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Help for struggling homeowners urged

Help for struggling homeowners urged

Category: Mortgages

Updated: 21/12/2009
First Published: 21/12/2009

MONEYFACTS ARCHIVE
This article was correct at the time of publication. It is now over 6 months old so the content may be out of date.

The Government has been urged to extend a safety net for homeowners to ensure that repossessions do not continue to rise in 2010.

The UK Housing Review 2009/10, published by the Chartered Institute of Housing (CIH) and the Building Societies Association (BSA), identified the importance of government initiatives to protect homeowners at risk of repossession and called for an extended credible safety net to be put in place for the long term.

Useful temporary measures have included reducing the nine month delay before unemployed home owners can get help with their mortgage interest payments under the Support for Mortgage Interest (SMI) scheme, deferring the reductions in the SMI standard rate of interest and extended forbearance policies provided by lenders.

The number of repossessions are expected to be lower in 2009 than the peak of 76,000 in 1991, although the outlook for 2010 remains uncertain.

Recently published analysis from ConsultCIH, CIH's consultancy arm, predicts that if interest rates begin to rise steadily in 2010, people who have taken out a mortgage in the past four years, and those who have remortgaged in the past five, are more likely to be at risk of repossession.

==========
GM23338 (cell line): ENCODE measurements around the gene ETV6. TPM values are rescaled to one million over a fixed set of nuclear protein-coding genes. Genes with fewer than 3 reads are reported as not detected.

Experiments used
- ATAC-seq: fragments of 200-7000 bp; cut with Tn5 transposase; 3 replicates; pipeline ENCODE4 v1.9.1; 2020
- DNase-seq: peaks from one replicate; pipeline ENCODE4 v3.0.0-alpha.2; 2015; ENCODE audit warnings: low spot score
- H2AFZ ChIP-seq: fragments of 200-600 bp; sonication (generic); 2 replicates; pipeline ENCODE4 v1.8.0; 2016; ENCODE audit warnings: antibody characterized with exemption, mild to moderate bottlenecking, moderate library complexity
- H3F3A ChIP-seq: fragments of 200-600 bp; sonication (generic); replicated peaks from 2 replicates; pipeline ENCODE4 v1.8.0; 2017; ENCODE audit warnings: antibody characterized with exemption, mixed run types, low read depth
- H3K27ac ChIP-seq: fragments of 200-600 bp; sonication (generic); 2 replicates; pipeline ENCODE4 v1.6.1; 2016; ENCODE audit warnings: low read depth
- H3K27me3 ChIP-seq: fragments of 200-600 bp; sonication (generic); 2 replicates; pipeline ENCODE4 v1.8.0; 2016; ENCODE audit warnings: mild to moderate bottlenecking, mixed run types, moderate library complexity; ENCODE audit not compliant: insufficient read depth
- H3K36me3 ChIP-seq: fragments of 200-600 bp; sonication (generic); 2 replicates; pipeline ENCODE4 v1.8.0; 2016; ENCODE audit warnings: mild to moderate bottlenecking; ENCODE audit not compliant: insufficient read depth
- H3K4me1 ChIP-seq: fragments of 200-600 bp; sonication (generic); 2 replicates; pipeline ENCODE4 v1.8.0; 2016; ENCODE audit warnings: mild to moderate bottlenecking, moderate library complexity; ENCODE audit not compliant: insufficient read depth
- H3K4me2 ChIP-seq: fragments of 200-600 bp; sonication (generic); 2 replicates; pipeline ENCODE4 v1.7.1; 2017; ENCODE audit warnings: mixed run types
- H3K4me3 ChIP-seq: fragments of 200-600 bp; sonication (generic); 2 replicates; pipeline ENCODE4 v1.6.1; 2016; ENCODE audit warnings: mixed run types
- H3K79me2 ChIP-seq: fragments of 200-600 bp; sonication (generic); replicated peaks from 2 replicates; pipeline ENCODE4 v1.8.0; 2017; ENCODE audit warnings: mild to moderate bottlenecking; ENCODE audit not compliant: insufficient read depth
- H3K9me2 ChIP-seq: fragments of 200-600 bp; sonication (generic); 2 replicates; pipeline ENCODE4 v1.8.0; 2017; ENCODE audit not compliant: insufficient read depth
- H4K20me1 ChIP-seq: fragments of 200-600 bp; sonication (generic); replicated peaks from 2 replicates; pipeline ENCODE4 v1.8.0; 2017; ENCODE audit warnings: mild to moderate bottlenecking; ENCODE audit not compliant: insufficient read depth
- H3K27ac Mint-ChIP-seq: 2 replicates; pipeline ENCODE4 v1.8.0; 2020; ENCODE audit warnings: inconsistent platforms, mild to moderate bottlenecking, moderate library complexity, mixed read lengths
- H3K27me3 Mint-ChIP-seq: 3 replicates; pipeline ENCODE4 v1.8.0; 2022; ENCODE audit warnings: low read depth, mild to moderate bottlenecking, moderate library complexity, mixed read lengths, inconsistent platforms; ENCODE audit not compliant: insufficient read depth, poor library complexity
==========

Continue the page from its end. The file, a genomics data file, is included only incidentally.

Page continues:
Meanwhile, research published by the BSA has shown that the sooner a borrower contacts their lender or obtains free independent money advice, the greater the chances of them staying in their home.

The research found that 97% of borrowers who fell into arrears during the last two years have remained in their homes, demonstrating the effectiveness of the approaches taken by the vast majority of lenders.

"A long term safety net for vulnerable home owners is essential if we are to support people to stay in their own homes throughout the recession and beyond," said Richard Capie, CIH Director of Policy and Practice.

"Falling into mortgage arrears is always a worrying experience for the individuals involved and every repossession represents a great personal tragedy," added Paul Broadhead, BSA Head of Mortgage Policy.

"We have long suspected, and research now proves, that if a borrower contacts their lender as soon as they realise that they may face difficulties, the overwhelming majority manage to repay their arrears and stay in their homes."

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